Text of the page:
PESHAWAR: Gunmen in the outskirts of Peshawar Tuesday attacked a container truck carrying supplies to Nato troops in Afghanistan, killing the driver, officials said.
It is the first such attack since Pakistan reopened its border to Nato supply convoys three weeks ago after a seven-month blockade staged in protest at a botched US air raid that killed 24 Pakistani soldiers at a border post.
Tuesday's attack took place near the market in Jamrud town on the outskirts of Peshawar, the main city in the troubled northwest, local administration official Bakhtiar Khan said.
“Two armed men riding on a motorbike opened fire on a container carrying supplies for Nato troops across the border and killed its driver,” Khan told AFP, adding that the driver's helper was seriously wounded.
Another administration official said the truck was part of a convoy of three or four vehicles travelling without security protection when they came under attack.
A hospital official in Jamrud confirmed the casualties.
“The driver was shifted to our hospital in serious condition, he died later,” doctor Azam Khan of the state-run Jamrud hospital told AFP.
He received one bullet in the head and two in the chest, he added.
No one has claimed responsibility of the attack as yet.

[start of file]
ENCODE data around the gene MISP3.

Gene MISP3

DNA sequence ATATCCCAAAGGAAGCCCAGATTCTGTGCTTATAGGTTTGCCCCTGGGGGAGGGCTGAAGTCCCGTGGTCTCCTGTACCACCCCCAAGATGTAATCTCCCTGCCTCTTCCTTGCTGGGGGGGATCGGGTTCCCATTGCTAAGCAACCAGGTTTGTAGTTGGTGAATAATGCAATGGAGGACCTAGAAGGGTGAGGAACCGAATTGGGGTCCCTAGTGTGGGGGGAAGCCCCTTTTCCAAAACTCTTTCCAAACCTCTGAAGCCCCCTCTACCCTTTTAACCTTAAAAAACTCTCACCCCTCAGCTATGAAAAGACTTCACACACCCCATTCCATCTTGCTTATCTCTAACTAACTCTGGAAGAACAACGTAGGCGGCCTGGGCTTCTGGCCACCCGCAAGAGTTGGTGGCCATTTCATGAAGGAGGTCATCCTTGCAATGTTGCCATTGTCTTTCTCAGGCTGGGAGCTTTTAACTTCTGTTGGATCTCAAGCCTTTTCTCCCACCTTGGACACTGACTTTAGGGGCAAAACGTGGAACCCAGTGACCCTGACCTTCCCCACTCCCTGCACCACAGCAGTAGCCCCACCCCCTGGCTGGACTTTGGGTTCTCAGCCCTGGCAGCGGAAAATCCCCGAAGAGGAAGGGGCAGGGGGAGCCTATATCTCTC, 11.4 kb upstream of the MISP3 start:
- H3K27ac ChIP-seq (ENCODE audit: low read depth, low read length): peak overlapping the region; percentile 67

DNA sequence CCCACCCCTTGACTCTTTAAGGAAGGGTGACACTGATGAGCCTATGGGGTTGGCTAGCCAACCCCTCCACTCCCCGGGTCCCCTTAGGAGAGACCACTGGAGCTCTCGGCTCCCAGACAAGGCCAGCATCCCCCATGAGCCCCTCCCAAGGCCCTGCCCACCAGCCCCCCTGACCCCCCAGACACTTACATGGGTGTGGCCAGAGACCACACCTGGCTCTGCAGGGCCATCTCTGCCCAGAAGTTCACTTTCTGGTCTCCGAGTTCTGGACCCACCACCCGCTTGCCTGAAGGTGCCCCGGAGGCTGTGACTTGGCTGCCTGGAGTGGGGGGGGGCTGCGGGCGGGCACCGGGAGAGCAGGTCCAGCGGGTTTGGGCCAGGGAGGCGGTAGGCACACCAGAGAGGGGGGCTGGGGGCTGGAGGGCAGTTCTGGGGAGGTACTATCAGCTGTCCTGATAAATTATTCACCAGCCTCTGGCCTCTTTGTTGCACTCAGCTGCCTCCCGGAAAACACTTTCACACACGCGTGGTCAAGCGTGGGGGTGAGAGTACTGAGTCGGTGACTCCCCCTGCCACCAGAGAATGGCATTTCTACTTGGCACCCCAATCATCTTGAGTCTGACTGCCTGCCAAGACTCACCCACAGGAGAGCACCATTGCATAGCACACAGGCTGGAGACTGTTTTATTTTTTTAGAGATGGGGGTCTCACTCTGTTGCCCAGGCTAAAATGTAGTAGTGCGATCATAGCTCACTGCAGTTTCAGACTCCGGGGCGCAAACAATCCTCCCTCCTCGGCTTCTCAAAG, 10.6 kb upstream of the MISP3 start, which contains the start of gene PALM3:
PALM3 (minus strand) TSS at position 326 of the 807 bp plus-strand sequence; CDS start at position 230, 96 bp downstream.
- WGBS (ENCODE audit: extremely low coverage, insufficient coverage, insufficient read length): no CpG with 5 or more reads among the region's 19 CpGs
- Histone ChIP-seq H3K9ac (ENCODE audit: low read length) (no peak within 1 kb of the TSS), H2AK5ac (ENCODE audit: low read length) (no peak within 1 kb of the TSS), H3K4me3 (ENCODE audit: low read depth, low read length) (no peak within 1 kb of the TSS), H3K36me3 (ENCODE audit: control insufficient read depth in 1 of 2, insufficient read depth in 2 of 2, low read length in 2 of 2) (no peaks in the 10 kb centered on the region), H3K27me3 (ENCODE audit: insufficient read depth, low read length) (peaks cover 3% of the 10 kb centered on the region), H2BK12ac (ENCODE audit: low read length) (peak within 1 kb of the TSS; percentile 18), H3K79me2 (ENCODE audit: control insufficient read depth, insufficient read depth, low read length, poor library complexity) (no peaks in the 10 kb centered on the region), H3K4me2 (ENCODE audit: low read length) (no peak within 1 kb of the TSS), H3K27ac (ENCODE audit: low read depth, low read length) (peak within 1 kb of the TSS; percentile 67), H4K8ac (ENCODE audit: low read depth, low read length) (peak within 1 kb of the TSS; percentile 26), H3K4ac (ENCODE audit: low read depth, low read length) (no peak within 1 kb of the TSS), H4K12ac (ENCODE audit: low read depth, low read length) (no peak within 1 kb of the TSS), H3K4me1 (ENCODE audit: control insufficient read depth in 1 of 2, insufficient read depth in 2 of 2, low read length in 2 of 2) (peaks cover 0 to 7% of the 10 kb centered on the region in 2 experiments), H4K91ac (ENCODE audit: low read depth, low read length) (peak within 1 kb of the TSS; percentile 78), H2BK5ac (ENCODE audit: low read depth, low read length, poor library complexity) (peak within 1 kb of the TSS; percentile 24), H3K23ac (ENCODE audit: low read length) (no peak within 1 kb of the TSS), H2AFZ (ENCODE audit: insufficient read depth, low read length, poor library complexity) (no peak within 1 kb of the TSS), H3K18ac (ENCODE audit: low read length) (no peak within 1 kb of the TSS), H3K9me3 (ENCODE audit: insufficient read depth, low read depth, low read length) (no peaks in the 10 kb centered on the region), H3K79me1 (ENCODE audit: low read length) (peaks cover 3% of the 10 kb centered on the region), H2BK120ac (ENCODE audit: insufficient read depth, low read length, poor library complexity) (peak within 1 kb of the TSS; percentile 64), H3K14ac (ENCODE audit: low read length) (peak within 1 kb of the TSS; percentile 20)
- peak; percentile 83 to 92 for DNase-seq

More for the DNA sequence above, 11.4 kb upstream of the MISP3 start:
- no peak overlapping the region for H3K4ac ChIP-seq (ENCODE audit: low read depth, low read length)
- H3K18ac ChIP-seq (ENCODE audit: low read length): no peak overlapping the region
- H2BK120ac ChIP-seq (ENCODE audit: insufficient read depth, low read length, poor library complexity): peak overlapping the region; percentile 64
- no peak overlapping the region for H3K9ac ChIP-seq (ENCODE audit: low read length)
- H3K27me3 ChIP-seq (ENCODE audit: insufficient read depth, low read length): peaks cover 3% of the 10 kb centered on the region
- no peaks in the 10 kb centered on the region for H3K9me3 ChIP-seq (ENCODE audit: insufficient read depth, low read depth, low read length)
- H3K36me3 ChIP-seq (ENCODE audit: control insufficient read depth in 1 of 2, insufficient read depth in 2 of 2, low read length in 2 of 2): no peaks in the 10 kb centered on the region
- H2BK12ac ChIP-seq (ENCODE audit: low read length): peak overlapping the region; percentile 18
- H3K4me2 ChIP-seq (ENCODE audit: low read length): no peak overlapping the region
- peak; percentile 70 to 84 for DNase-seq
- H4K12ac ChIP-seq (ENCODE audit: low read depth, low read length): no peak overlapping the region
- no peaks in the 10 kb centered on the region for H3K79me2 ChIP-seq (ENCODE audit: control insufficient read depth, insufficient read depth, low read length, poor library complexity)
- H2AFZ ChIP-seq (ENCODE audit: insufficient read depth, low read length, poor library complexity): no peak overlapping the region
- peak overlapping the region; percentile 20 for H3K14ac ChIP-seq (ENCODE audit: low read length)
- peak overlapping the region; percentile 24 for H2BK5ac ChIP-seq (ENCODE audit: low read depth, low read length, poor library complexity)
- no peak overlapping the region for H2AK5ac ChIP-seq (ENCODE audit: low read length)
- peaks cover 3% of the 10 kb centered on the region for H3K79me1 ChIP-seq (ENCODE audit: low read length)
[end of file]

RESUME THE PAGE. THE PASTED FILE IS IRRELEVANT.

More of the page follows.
However, the Pakistani Taliban had threatened earlier to attack the supply trucks and kill its drivers if they tried to resume supplies to troops in Afghanistan, and right-wing and extremist religious groups have held large demonstrations against the resumption of supply lines.
Tehreek-i-Taliban Pakistan (TTP) spokesman Ehsanullah Ehsan had told AFP that the Taliban “will not allow any truck to pass and will attack it,” hours after Pakistan confirmed it had decided to reopen vital Nato supply routes into Afghanistan which have been closed since November.
“We will not only attack the supply truck but will also kill the drivers (of Nato supply trucks),” Ehsan had said.
Pakistan on July 3 decided to reopen overland routes to Nato convoys crossing into Afghanistan, after US Secretary of State Hillary Clinton said sorry for the air strike deaths last November.
The crisis was the worst episode in Pakistan's decade-long partnership with Washington in the war in Afghanistan, with both sides still struggling to overcome a breakdown in trust.
So far relatively few Nato trucks have actually trickled across the border, with owners awaiting a deal on compensation for seven months' missed work and security guarantees in the southern port city of Karachi.
The convoy attack came a day after a US drone attack on a compound in the northwest killed at least 10 militants, according to officials -- the first drone strike in the Muslim holy fasting month of Ramadan.
There has been a dramatic increase in US drone strikes in Pakistan since May when a Nato summit in Chicago could not strike a deal to end the blockade on NATO supplies travelling to Afghanistan.
Washington considers Pakistan's northwestern tribal belt the main hub of Taliban and al Qaeda militants plotting attacks on the West and in Afghanistan.